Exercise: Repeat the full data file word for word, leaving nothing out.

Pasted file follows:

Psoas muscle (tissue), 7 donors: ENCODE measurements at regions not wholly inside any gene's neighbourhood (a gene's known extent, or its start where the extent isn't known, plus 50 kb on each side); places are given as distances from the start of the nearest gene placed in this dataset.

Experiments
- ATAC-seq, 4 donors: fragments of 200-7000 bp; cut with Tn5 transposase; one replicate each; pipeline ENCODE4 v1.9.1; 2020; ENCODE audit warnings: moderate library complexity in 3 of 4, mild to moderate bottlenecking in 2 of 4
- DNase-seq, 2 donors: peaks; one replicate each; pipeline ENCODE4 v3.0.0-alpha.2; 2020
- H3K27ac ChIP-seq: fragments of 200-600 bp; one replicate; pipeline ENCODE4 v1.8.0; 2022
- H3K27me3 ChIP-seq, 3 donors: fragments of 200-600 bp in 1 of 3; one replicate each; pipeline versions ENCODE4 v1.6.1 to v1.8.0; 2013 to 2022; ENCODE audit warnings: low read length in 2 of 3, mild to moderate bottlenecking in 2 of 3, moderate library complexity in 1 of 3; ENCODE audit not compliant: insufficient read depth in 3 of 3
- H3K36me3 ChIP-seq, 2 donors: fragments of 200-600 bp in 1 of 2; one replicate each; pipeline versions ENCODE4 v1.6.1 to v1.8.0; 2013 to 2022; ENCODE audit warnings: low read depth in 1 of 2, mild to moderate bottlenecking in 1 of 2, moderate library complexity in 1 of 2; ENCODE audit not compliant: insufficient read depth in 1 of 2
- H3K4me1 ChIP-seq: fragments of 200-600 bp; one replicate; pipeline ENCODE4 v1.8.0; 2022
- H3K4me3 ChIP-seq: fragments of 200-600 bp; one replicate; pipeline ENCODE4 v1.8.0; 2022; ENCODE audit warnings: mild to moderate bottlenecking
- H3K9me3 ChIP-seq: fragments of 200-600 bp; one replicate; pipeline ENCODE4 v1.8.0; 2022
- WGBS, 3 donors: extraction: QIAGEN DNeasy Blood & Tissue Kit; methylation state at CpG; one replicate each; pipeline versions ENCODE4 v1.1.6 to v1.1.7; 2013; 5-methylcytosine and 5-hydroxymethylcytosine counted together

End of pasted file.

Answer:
Psoas muscle (tissue), 7 donors: ENCODE measurements at regions not wholly inside any gene's neighbourhood (a gene's known extent, or its start where the extent isn't known, plus 50 kb on each side); places are given as distances from the start of the nearest gene placed in this dataset.

Experiments
- ATAC-seq, 4 donors: fragments of 200-7000 bp; cut with Tn5 transposase; one replicate each; pipeline ENCODE4 v1.9.1; 2020; ENCODE audit warnings: moderate library complexity in 3 of 4, mild to moderate bottlenecking in 2 of 4
- DNase-seq, 2 donors: peaks; one replicate each; pipeline ENCODE4 v3.0.0-alpha.2; 2020
- H3K27ac ChIP-seq: fragments of 200-600 bp; one replicate; pipeline ENCODE4 v1.8.0; 2022
- H3K27me3 ChIP-seq, 3 donors: fragments of 200-600 bp in 1 of 3; one replicate each; pipeline versions ENCODE4 v1.6.1 to v1.8.0; 2013 to 2022; ENCODE audit warnings: low read length in 2 of 3, mild to moderate bottlenecking in 2 of 3, moderate library complexity in 1 of 3; ENCODE audit not compliant: insufficient read depth in 3 of 3
- H3K36me3 ChIP-seq, 2 donors: fragments of 200-600 bp in 1 of 2; one replicate each; pipeline versions ENCODE4 v1.6.1 to v1.8.0; 2013 to 2022; ENCODE audit warnings: low read depth in 1 of 2, mild to moderate bottlenecking in 1 of 2, moderate library complexity in 1 of 2; ENCODE audit not compliant: insufficient read depth in 1 of 2
- H3K4me1 ChIP-seq: fragments of 200-600 bp; one replicate; pipeline ENCODE4 v1.8.0; 2022
- H3K4me3 ChIP-seq: fragments of 200-600 bp; one replicate; pipeline ENCODE4 v1.8.0; 2022; ENCODE audit warnings: mild to moderate bottlenecking
- H3K9me3 ChIP-seq: fragments of 200-600 bp; one replicate; pipeline ENCODE4 v1.8.0; 2022
- WGBS, 3 donors: extraction: QIAGEN DNeasy Blood & Tissue Kit; methylation state at CpG; one replicate each; pipeline versions ENCODE4 v1.1.6 to v1.1.7; 2013; 5-methylcytosine and 5-hydroxymethylcytosine counted together